Jessica's Reviews > On Chesil Beach

On Chesil Beach by Ian McEwan
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Dec 15, 07

bookshelves: happyendings, love-and-other-indoor-sports, crazy-ladies
Recommended for: those of us who enjoy whining about the complexity of heterosexual relationships these days
Read in December, 2007

Reading Ian McEwan makes me want to give up forever on writing any more sentences of my own. It's just embarrassing. Why bother? Ugh.

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I am really glad I didn't read this book when I was a kid. If it had existed then and I'd come across it, between On Chesil Beach and Bell Jar I would've almost certainly gotten me to a nunnery, and I'd be there right now (though come to think of it, would that be such a bad thing?).

Actually, I think I read this at precisely the right stage of my life. I see that not all the Booksters on here loved it so much, while to me it was just about perfect. So far both McEwan books I've read have dealt with sex and class, but also with this project of looking back at the past and trying to make sense of it, and of the ways we choose to do or not do certain things, at how we make decisions and conduct relationships with one another, and in this fumbling, unguided way wind up doing what it is that makes our lives. McEwan shows us history and the people trapped inside it, and he offers up a counterpoint to the Talking Heads song about days going by with a different view of the mechanics by which we each wind up having lived a certain life.... if that makes any sense, and it probably doesn't the muddled way I've explained it. Well, it does to me, and I actually thought this book accomplished it much more successfully than Atonement, which I also really liked.

I think Ian McEwan is a terrific writer. I bet if I'd read him a another point in my life I wouldn't be responding so enthusiastically, but right now his stuff is making a lot of sense to me.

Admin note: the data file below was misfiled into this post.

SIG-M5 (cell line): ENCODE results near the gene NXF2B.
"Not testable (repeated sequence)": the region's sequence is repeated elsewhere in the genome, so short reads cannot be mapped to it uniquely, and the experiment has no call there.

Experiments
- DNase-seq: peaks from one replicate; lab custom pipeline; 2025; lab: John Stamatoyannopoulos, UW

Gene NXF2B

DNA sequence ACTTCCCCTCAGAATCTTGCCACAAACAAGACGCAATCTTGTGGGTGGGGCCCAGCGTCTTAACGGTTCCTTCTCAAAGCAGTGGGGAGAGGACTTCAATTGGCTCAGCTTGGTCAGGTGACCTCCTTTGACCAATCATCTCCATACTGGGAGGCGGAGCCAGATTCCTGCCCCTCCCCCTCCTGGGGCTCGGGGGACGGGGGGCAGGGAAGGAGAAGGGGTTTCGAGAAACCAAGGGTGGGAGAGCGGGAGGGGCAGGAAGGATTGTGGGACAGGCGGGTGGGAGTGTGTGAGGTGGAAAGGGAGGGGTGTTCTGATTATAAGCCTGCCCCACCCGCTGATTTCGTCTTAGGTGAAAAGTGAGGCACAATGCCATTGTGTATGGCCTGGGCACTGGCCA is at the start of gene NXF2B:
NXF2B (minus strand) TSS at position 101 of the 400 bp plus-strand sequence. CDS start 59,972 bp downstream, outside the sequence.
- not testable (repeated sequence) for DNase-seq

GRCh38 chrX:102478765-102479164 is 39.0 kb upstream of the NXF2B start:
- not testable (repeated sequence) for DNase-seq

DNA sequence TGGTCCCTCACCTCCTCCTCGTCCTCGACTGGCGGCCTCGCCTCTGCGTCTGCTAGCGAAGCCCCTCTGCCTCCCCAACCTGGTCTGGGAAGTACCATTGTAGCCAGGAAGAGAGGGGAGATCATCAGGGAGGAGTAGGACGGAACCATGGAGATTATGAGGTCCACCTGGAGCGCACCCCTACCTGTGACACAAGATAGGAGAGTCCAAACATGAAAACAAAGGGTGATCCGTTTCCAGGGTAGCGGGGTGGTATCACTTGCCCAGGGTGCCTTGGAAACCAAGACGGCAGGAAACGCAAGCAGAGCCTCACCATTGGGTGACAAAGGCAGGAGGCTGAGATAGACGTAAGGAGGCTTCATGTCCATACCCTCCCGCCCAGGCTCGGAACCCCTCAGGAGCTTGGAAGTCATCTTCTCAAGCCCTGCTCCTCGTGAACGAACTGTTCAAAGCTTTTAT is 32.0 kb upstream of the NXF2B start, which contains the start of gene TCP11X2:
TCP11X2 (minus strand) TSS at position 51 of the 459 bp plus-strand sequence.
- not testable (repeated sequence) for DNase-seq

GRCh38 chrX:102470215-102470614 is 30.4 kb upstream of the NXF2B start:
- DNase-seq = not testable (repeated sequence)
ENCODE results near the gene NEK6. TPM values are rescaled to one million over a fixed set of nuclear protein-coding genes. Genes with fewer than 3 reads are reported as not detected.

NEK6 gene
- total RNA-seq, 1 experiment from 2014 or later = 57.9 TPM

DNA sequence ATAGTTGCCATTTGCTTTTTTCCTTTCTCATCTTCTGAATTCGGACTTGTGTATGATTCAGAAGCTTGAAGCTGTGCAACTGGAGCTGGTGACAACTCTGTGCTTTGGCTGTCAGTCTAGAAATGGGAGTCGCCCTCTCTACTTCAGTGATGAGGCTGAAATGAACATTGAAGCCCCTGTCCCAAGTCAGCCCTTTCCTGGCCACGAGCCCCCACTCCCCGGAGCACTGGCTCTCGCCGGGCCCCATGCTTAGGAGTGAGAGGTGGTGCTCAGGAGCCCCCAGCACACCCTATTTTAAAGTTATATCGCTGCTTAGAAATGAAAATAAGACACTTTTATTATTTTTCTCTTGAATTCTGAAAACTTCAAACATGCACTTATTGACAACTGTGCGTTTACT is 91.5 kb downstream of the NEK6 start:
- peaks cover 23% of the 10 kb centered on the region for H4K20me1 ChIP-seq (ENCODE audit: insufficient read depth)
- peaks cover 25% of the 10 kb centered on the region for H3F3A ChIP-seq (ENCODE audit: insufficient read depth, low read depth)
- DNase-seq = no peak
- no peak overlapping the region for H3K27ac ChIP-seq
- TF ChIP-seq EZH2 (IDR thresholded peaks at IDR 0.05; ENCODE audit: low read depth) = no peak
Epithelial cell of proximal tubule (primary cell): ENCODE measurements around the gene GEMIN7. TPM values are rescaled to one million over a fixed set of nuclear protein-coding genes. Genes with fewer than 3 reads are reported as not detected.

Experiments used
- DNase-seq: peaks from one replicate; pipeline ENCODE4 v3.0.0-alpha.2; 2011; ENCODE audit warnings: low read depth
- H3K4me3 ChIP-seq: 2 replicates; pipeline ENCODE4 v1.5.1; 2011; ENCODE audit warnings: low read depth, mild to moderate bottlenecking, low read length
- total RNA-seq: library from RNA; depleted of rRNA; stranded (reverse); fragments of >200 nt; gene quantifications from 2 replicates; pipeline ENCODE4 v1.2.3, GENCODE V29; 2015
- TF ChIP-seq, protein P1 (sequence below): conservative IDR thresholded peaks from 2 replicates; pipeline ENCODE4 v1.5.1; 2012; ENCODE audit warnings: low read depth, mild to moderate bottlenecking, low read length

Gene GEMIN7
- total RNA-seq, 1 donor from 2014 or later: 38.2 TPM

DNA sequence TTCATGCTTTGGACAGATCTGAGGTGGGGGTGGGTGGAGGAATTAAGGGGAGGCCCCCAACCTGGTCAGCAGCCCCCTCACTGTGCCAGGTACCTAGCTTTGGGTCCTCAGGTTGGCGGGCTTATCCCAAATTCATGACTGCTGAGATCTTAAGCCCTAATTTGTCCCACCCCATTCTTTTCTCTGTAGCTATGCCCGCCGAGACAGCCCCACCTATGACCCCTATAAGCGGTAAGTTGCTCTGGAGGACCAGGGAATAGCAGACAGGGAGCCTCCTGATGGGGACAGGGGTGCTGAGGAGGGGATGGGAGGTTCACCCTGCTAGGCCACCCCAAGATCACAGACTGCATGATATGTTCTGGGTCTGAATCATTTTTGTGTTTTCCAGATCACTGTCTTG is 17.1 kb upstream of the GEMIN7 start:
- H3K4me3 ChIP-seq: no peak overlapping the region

I also love that he wrote a short, careful book. More people should do that. Everything doesn't need to be so big and sprawling. An excruciatingly crafted sex scene can be just as impressive as a multigenerational epic, in five hundred fewer pages. Saves on trees, too!
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Comments (showing 1-4 of 4) (4 new)

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Jessica Okay, this may be rash, but I am giving it another star. The more I think about this book, the more I love it and want to defend it from its critics. I thought the ending was perfect. I thought all their ignorance and awkwardness about sex were perfect.

"But it is never easy...." No! It never is! This book was great.


Paul The extra star was indeed rash. It was a very special bookface kind of rashness the intrinsic poignancy of which I would venture to suggest would be lost on many.


Dioni (Mee) I totally love your first paragraph! Spot on! LOL


Sparrow I completely agree, Jessica! I read this at the perfect time in my life, too, but I could see all of the painfulness being really . . . painful at another time in my life. As it is, the painfulness was very beautiful. I have been thinking about the way McEwan writes women, and I think it almost is like he's figured out what he doesn't understand about women, so he can write them very elegantly. I think that even though this book was so short, it represents some kind of achievement in his ability to identify the misunderstanding between men and women. I think that theme carries through the other books I've read of his, too.


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